Look up “Native American flute” music on the Internet and you’ll see hundreds of listings for “soothing” instrumental pieces that, for the life of me, all sound pretty much the same.
It’s the kind of music you often hear played in spas as they try to evoke a calm new age spiritual ambiance while attempting to relax you. It’s a formula, if you will, that’s been applied to other forms of music as well, including the new age Celtic music, that instead of relaxing me, just pisses me off since I know the authentic traditional music of its roots.
I tend to enjoy the same reaction to much Native American flute music as it gets repeatedly cheesed out with all the cliché new age tricks: the sounds of a storm, falling rain, the cry of a hawk, all ladled over flute noodling that never resolves into an actual song.
I know—it’s supposed to conjure up all the hackneyed stock images of Native Americans that turn the original Americans into easily trivialized two-dimensional caricatures—the long-haired, bronzed modern George Winston cum Kokopelli musically greeting the rising or setting of the sun from his earth-toned idyllic cliffside adobe, with innate reverence, too spiritual to be heading off to work, subsisting on, presumably, whatever the hawks drop off on his doorstep as he communes in a plaintive minor key with the Great Spirit.
I’m not trying to trivialize Native American music by any means,and if you’re one of those who enjoy this type of thing, by all means enjoy it, but really, how many times can you hear the stock sound effect hawk’s cry and feel a connection to anything but the fact that it’s been done to death? I love hearing a red-tailed hawk in the wild, but I’m going to shoot the next one I hear on an album.
Enter our cover artist: Steve (Ruiz) Rushingwind.
Steve is an artist and musician of Cahuilla/Opata and Mexican descent, and a truly fun and creative guy. Steve’s anything but two dimensional, and he’s been an inspired creative spirit since birth.
In essence, his art and music are just two sides of the same coin. In his art, he crafts scenes from the desert, as well as colorful images of jazz, and simple portraits of everyday objects Steve finds beautiful. It is an artistic approach that is honest and suits him well and has its roots in his uncle, Alfred Flores’ studio, where he spent time as a child.
So, what about the Native American flute?
Steve has been playing wind instruments all his life, and the Native American flute for a decade or so. He has recorded quite a bit of his music solo and with guitarist Michael Mucklow, who left the Joshua Tree area a while back, for the hills of New Mexico.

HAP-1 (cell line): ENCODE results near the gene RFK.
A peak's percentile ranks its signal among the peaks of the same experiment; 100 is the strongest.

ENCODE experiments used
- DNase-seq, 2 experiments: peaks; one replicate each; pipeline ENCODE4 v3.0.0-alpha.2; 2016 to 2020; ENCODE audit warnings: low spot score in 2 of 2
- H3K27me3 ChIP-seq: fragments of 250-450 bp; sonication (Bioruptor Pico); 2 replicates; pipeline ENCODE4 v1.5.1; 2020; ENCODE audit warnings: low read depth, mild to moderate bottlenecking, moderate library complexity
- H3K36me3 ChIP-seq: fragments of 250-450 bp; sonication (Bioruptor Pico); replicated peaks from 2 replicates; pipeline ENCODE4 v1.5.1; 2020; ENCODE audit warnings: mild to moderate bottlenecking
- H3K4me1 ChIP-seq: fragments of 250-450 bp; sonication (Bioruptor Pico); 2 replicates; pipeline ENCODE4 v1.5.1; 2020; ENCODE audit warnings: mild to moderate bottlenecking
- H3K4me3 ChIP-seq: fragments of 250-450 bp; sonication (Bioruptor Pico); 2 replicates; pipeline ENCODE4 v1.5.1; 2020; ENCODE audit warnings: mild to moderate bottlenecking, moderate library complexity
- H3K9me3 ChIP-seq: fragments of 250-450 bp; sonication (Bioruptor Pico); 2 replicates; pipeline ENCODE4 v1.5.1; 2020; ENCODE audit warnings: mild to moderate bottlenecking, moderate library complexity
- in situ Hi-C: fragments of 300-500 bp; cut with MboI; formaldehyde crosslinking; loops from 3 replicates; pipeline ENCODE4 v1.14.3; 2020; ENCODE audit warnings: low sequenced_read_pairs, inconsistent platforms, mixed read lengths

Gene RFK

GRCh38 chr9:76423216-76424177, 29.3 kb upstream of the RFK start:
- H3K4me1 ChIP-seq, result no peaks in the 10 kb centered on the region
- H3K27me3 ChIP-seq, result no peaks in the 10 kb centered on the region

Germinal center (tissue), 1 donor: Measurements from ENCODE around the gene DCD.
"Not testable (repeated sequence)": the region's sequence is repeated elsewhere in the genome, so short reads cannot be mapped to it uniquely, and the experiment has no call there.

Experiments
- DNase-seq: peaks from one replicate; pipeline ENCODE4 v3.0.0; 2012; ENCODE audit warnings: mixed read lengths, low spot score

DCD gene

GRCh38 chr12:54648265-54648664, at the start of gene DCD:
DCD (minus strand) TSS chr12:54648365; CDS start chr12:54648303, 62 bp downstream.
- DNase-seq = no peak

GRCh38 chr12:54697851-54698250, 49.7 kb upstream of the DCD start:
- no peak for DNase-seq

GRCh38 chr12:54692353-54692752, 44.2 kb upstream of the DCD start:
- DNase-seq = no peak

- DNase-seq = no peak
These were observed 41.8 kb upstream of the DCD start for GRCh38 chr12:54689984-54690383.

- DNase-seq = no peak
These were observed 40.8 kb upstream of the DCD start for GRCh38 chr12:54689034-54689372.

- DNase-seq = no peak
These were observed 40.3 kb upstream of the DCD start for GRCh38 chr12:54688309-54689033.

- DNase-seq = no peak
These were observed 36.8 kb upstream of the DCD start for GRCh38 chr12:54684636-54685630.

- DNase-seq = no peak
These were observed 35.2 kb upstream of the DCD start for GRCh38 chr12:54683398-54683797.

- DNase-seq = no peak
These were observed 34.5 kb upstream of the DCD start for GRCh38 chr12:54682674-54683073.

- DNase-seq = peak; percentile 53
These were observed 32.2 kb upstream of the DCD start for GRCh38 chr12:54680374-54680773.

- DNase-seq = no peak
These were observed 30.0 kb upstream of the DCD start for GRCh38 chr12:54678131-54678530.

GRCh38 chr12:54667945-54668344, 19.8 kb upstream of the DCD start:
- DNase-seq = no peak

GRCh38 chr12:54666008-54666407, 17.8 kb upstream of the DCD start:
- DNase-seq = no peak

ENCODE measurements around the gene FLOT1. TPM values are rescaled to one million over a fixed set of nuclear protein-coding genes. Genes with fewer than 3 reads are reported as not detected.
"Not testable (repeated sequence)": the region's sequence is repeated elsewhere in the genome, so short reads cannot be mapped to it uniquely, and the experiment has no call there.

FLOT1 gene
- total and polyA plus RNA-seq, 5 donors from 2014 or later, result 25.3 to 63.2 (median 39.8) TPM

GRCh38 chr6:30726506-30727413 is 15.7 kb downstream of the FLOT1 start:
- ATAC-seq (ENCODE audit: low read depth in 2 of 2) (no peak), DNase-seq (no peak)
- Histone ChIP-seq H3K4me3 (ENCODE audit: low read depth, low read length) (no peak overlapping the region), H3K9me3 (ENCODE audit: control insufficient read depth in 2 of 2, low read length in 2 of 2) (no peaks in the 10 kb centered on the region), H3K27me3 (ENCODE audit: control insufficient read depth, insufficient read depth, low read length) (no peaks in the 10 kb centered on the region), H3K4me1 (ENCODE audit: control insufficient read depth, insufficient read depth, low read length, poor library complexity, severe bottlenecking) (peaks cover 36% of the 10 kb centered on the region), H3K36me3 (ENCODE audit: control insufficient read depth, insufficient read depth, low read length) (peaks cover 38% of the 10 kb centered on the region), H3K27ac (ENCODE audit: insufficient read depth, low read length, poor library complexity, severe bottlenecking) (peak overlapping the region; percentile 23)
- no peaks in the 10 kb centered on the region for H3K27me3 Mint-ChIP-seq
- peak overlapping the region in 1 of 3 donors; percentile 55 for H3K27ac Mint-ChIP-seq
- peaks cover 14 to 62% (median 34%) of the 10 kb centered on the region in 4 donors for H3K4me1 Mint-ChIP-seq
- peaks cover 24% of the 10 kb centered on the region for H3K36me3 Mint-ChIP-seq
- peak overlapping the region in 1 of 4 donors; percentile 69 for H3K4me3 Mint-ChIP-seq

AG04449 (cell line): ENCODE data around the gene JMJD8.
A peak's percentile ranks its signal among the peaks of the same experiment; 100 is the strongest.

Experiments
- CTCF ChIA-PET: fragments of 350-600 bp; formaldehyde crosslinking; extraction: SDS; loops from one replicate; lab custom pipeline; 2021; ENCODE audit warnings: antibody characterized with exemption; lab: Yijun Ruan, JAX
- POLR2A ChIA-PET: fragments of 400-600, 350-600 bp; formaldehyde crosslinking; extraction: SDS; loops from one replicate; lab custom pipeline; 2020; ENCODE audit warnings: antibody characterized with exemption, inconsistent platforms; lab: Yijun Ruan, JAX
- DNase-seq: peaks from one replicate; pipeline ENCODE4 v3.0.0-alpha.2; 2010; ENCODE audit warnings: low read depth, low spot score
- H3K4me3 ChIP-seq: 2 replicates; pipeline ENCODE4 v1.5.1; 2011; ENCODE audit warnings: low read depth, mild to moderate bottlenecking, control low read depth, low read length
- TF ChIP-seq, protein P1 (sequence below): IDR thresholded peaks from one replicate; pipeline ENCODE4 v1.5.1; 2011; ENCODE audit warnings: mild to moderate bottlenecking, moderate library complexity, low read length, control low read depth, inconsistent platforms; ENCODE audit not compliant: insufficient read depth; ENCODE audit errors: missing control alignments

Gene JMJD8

Mucklow’s a talented, if sometimes morose, musician, somewhat of a loner, and thus well suited to help compose and perform the mainstream Native American new age music that Rushingwind & Mucklow have recorded together. They have several albums of this “traditional” Native American music that has won a number of awards.
Overall, an honest assessment reveals many of the songs on the Rushingwind & Mucklow albums are so similar they begin to sound as if they are the same song with minor variations. And while Mucklow is a very good guitarist, I can’t help but feel the compositions would have benefited from bringing in a keyboardist and percussionist other than himself. That’s not to put Michael down, he’s just far better at guitar than he is at these other instruments, and there are pieces that could have really soared with stronger instrumental performances in these areas.
Ultimately, their 2012 CD, Bridge, seems to be the best of their collaborations to date, more complex and diverse than their other works, and it lets Rushingwind take his flute playing musically beyond the earlier albums, while Mucklow adds more movement and life to the compositions.
Gone is much of the spa-stic new agey feel, and instead, it is replaced with a musical direction that is fresh and lively, incorporating broader instrumentation and influences. Sometimes, it almost rocks, but doesn’t quite cross that line. Yet.
Continuing in new directions, Steve has launched The Rushingwind Project, drawing blues, rock, and jazz influences into songs still led by Native American flute. Between Bridge, with Mucklow, and The Rushingwind Project, I’m hearing Steve take his music into new territories, and I’m cheering every hawk’s call and cliché that falls along the way.
Check our website for music by Rushingwind & Mucklow and The Rushingwind Project, and learn how you can help support production of The Rushingwind Project’s first album.
Plains Rider (from Among the Ancients): 2012 New Mexico Music Award
Cahuilla Sunrise and Spirit of the Wolf (from Among the Ancients): 2012 Indian Summer Music Awards
Help fund the Rushingwind Project's first album here: